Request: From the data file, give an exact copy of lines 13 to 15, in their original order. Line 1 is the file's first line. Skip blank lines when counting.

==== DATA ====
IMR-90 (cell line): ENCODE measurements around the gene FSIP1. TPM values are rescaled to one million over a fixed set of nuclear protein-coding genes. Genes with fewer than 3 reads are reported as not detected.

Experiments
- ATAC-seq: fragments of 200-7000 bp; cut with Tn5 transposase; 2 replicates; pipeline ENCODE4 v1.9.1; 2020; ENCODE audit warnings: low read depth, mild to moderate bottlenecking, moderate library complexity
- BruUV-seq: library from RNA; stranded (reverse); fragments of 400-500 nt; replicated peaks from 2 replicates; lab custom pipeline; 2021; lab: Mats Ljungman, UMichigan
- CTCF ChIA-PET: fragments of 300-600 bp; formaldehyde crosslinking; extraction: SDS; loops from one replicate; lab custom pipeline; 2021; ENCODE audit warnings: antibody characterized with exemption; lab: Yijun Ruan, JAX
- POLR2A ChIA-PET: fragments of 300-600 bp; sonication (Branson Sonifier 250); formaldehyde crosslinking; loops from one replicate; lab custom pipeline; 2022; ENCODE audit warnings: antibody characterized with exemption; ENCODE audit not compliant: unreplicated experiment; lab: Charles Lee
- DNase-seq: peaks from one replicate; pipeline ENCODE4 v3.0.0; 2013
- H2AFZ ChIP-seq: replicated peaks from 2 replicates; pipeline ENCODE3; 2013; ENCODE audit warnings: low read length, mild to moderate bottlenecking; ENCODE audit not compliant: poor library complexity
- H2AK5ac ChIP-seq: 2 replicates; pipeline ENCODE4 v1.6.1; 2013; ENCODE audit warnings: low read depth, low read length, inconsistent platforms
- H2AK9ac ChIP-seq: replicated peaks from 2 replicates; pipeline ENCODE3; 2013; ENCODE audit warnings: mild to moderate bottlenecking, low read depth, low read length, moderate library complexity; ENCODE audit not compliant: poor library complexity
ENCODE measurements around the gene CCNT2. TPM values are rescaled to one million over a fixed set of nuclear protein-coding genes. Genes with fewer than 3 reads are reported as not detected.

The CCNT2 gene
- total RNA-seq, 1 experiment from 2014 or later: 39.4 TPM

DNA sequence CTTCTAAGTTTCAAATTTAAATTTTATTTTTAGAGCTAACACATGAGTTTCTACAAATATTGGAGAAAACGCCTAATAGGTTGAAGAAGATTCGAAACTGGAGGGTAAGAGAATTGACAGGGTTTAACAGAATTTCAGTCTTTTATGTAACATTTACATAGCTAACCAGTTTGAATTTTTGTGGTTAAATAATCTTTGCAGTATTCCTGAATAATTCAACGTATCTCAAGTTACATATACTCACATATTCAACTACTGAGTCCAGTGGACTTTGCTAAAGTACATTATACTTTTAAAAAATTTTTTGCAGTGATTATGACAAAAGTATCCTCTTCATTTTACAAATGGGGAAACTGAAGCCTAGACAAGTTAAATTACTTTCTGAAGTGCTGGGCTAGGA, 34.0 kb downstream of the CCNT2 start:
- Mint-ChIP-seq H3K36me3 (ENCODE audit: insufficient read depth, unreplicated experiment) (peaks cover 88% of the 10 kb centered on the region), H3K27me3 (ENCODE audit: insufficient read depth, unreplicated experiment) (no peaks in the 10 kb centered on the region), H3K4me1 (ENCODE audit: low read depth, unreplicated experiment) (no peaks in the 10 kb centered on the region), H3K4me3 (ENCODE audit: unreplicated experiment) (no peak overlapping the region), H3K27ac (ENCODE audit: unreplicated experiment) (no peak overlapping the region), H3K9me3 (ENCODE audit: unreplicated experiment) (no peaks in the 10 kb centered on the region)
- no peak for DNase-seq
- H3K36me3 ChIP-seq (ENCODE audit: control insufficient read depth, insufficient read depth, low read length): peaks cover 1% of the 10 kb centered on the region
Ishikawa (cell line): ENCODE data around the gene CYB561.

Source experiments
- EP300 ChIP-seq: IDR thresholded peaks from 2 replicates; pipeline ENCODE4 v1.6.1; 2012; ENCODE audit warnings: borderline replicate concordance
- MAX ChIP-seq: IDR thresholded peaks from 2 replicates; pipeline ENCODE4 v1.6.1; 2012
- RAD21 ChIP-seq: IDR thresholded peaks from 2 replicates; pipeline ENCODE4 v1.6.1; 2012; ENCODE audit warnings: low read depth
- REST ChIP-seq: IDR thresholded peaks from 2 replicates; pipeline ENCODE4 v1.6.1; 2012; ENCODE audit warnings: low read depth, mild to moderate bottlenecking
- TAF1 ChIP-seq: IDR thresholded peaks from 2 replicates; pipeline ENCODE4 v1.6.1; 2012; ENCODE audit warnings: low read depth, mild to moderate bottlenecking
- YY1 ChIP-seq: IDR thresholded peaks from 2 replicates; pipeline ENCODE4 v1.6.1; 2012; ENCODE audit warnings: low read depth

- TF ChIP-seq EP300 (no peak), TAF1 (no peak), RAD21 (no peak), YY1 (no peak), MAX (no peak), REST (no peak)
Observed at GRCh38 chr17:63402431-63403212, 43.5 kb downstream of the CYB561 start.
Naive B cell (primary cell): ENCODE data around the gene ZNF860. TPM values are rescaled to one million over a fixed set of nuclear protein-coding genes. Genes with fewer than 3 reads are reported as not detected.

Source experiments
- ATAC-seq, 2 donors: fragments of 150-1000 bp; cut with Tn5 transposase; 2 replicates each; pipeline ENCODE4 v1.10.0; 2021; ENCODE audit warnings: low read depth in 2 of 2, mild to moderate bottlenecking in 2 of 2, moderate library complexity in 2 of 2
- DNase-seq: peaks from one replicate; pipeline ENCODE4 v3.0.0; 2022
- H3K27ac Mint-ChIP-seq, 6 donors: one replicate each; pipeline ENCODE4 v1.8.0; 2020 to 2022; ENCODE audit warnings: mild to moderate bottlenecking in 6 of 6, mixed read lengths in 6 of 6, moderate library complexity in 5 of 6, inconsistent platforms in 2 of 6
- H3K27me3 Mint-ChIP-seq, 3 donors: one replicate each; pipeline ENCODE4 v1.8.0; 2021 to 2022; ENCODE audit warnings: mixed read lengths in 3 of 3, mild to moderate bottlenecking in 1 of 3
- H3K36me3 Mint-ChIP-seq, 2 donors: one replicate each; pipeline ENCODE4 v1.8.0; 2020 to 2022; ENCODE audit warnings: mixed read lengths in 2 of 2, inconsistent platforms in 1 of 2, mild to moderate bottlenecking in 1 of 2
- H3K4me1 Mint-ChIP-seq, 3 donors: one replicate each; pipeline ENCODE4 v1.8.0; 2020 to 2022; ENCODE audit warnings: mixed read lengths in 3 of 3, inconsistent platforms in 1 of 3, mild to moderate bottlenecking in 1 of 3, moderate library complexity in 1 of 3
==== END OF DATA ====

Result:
- total RNA-seq, 1 experiment from 2014 or later: 39.4 TPM

DNA sequence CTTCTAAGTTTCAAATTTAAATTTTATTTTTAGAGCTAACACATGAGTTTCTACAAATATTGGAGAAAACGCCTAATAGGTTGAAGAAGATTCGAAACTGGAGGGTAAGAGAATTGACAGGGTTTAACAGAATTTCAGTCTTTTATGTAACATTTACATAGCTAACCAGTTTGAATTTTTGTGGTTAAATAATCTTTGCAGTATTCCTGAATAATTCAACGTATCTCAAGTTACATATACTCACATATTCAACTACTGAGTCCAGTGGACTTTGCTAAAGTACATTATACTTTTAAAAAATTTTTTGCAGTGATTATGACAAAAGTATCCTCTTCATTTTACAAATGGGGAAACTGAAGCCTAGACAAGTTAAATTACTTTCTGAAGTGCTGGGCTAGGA, 34.0 kb downstream of the CCNT2 start:
- Mint-ChIP-seq H3K36me3 (ENCODE audit: insufficient read depth, unreplicated experiment) (peaks cover 88% of the 10 kb centered on the region), H3K27me3 (ENCODE audit: insufficient read depth, unreplicated experiment) (no peaks in the 10 kb centered on the region), H3K4me1 (ENCODE audit: low read depth, unreplicated experiment) (no peaks in the 10 kb centered on the region), H3K4me3 (ENCODE audit: unreplicated experiment) (no peak overlapping the region), H3K27ac (ENCODE audit: unreplicated experiment) (no peak overlapping the region), H3K9me3 (ENCODE audit: unreplicated experiment) (no peaks in the 10 kb centered on the region)